Sunday, November 10, 2013

Abort the ruling class!

One of the more controversial chapters in "Freakonomics" (2005) suggested that abortion among the lower classes helped to reduce crime by killing off potential offenders in the womb (though pro-lifers now argue the opposite case). The authors hastened to repudiate the implication that this should influence public policy, but people do now sometimes cite that vicious factoid as a ho-ho response to the problems of our economy; if we were to take them seriously, then like King Herod, they would be prepared to kill a whole town's infants in order to nail the future threat represented by a single child.

But when considering crime and social class, we run into difficulties of definition with respect to crime. If the underlying principle of the common law is "do no harm", then whether by incompetence or callous negligence, far greater crimes have been committed by financial manipulators than by common criminals - and the former are not only unpunished, but continue to be unbelievably well-rewarded for it. Indeed during the emergency bailouts, some bankers got bumper bonuses because they included the bailout money as part of the turnover on which their payouts were based.

Looking at conventional crime, a Home Office study issued in 2000 estimated the total economic cost to the UK at £59.9 billion p.a (about £1,000 per head of population).:

Compare that with the IMF's 2009 estimate of the cost to the UK of the 2008 banking crisis: £1,227 billion; the equivalent of some £20,500 per man, woman and child in this country - in one year! Not to mention the £375 billion p.a. "quantitative easing" still ongoing.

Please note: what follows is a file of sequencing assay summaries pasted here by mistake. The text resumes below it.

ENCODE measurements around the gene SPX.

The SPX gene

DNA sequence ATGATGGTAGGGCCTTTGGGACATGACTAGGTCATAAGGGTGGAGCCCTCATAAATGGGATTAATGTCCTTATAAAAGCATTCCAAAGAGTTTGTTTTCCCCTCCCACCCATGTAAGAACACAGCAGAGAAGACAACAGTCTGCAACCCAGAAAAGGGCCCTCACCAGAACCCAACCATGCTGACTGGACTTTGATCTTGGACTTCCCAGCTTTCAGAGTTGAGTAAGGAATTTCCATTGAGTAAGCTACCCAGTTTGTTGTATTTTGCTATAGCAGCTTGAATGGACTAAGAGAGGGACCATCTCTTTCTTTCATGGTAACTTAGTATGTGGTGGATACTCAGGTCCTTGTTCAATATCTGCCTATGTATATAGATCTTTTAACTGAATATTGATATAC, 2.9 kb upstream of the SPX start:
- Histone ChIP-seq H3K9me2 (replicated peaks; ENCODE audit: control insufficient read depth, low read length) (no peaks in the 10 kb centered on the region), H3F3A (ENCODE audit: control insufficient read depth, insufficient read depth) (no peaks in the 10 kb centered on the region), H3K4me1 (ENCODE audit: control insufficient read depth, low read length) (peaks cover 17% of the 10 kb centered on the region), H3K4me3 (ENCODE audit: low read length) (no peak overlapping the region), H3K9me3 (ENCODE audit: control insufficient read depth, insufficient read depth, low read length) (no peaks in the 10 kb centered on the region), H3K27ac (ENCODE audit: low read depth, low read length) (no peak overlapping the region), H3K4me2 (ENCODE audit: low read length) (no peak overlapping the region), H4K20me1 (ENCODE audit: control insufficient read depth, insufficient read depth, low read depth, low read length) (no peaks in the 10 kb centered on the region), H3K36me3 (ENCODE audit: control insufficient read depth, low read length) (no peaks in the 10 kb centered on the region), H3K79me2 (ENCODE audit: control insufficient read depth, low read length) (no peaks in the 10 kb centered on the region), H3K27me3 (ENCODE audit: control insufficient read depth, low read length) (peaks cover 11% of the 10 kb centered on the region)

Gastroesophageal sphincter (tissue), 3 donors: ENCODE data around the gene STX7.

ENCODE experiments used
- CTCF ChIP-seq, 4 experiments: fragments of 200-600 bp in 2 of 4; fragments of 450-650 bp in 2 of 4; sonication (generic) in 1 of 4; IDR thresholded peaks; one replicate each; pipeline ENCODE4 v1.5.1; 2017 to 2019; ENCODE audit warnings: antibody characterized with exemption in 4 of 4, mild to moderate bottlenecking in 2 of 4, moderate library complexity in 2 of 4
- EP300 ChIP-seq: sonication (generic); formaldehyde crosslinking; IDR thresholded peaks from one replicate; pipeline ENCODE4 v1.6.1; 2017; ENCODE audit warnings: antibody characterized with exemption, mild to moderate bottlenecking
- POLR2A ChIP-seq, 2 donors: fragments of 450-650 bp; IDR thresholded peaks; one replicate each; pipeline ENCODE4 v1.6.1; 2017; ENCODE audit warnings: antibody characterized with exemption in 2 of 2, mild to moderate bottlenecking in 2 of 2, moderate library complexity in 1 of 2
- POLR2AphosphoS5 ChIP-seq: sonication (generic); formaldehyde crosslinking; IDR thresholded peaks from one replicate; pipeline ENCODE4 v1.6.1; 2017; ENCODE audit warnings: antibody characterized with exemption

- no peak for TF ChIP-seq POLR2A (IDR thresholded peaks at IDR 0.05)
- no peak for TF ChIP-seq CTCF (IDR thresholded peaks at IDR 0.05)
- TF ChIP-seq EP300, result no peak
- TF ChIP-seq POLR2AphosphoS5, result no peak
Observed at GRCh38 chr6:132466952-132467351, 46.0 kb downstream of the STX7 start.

We can also ask, how do we define cost? John Mortimer's fictional barrister Horace Rumpole points out that criminals make a good living for professionals like himself. GDP, employment and tax revenues (though not real net wealth) are increased by all this economic "activity". But how much prosperity and employment did the financial rescue create? Not that it is actually a rescue: I suspect that disaster has merely been deferred, and possibly exacerbated to boot.

I do not support abortion; but if I did, I should rather be looking to terminate potential bankers than potential burglars.

All original material is copyright of its author. Fair use permitted. Contact via comment. Unless indicated otherwise, all internet links accessed at time of writing. Nothing here should be taken as personal advice, financial or otherwise. No liability is accepted for third-party content, whether incorporated in or linked to this blog; or for unintentional error and inaccuracy. The blog author may have, or intend to change, a personal position in any stock or other kind of investment mentioned.

No comments: